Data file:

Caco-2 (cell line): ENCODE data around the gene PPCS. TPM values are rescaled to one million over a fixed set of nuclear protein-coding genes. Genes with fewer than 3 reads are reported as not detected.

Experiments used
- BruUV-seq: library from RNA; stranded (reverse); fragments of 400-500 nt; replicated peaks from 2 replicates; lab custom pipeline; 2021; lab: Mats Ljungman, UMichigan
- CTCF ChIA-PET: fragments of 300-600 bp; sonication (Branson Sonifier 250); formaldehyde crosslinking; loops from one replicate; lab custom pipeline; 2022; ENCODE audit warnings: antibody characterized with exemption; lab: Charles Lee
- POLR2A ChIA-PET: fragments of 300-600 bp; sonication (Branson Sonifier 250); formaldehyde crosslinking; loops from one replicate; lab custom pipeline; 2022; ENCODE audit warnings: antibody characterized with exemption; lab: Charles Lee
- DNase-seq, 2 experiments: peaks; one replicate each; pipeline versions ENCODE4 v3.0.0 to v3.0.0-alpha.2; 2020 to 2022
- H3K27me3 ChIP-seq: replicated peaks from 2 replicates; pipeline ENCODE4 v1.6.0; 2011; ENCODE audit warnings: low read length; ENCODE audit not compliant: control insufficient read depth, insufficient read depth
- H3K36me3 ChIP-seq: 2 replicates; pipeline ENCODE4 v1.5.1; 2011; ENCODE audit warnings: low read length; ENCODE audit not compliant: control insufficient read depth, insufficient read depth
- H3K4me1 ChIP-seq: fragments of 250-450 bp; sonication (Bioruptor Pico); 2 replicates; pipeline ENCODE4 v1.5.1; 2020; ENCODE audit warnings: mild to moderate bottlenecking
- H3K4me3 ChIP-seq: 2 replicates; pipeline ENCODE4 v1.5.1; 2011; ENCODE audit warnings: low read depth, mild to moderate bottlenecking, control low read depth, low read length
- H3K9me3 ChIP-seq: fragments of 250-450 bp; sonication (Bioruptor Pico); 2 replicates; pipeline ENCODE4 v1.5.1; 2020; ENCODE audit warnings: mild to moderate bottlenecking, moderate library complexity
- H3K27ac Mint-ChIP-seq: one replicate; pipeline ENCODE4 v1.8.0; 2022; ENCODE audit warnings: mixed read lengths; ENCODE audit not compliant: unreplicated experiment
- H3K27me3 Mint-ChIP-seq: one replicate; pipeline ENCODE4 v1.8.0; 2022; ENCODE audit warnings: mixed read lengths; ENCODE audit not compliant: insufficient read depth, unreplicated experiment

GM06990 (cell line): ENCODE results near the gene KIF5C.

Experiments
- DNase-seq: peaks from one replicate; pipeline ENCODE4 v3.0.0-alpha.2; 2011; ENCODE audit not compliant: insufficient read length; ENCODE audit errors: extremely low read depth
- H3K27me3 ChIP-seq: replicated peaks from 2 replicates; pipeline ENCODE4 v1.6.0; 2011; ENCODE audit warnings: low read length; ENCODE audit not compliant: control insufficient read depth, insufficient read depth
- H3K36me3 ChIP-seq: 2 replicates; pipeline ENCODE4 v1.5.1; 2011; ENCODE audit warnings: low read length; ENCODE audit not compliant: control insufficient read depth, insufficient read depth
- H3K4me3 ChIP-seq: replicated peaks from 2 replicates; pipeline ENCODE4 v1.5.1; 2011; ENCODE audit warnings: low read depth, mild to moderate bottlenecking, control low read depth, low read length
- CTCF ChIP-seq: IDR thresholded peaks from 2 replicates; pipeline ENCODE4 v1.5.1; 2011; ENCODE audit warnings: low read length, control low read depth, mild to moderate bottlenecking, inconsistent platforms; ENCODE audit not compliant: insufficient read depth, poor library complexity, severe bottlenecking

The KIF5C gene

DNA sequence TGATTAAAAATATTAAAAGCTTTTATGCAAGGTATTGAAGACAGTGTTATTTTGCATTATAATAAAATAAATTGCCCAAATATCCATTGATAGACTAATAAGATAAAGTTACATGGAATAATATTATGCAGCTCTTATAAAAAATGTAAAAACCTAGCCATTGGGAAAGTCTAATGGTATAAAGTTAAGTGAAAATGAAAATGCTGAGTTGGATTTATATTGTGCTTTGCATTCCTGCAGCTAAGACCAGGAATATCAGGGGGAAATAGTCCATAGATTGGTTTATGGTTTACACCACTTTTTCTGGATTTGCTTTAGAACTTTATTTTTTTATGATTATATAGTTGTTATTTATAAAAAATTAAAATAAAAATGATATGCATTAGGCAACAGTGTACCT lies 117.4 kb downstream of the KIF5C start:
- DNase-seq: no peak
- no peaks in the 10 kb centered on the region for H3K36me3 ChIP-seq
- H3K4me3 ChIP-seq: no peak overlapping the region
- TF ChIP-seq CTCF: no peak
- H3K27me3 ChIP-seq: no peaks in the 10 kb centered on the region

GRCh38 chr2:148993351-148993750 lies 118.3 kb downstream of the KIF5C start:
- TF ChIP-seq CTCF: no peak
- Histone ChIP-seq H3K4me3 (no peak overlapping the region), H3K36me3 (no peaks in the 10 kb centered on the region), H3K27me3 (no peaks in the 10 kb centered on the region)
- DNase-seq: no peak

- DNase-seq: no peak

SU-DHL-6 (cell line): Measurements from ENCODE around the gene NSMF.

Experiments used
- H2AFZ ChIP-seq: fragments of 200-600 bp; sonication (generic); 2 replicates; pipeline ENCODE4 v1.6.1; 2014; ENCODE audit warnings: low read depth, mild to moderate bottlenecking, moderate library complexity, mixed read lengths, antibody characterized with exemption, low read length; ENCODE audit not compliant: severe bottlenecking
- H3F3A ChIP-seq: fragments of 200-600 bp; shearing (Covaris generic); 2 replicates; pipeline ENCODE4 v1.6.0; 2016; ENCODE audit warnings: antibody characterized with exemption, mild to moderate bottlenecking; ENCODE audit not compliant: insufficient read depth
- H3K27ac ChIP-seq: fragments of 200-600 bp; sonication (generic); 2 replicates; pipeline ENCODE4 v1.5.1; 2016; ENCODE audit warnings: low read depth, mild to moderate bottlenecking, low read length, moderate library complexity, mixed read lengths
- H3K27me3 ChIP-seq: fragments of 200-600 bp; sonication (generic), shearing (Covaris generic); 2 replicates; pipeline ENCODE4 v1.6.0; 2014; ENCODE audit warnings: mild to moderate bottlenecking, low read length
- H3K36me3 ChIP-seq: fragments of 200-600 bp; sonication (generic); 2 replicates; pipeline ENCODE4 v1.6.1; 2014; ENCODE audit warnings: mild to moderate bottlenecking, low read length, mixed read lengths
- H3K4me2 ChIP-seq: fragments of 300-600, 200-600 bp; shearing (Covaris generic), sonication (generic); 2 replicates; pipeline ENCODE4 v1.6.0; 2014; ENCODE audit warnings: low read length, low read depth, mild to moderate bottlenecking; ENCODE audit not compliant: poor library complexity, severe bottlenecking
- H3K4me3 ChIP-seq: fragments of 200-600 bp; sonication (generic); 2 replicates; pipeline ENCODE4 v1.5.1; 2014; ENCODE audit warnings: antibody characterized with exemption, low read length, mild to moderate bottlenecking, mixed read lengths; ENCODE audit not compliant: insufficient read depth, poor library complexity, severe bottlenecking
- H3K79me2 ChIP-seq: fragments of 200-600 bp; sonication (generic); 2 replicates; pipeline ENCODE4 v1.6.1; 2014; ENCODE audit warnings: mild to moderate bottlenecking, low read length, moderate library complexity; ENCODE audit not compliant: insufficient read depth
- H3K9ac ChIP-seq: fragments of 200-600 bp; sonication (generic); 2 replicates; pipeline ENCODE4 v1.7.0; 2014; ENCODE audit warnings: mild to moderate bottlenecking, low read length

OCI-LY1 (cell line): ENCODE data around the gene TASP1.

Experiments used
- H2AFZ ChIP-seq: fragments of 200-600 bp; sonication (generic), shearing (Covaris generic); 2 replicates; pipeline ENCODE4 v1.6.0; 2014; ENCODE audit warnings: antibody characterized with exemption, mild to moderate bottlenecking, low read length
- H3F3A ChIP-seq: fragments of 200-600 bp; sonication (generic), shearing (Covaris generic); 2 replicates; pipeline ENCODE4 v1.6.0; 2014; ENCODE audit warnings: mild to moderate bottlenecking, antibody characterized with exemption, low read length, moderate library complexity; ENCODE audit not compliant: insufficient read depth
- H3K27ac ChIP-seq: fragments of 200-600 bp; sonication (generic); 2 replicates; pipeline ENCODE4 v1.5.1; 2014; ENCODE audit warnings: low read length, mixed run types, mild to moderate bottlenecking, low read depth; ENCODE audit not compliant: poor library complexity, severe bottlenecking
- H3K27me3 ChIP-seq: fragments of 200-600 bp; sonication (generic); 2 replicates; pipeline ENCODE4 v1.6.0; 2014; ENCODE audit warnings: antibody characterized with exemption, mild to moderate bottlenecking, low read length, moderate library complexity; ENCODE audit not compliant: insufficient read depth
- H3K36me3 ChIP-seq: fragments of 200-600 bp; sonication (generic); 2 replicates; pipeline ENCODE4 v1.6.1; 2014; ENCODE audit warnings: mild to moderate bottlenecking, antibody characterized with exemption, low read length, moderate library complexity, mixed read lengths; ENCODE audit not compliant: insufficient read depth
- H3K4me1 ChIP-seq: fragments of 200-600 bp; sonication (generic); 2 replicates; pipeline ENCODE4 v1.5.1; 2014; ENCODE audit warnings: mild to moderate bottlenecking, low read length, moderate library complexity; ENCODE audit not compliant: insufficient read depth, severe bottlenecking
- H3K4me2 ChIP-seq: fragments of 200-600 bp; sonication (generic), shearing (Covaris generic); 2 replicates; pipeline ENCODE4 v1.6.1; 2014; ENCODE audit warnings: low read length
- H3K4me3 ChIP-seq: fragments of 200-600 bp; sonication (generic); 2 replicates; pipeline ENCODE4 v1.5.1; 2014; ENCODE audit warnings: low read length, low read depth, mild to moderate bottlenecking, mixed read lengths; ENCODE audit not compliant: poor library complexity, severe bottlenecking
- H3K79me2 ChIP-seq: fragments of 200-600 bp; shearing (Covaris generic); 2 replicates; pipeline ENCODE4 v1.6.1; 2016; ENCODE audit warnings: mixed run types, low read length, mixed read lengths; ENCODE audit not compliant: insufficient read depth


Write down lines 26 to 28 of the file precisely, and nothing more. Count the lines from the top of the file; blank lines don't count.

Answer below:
- TF ChIP-seq CTCF: no peak
- H3K27me3 ChIP-seq: no peaks in the 10 kb centered on the region

GRCh38 chr2:148993351-148993750 lies 118.3 kb downstream of the KIF5C start: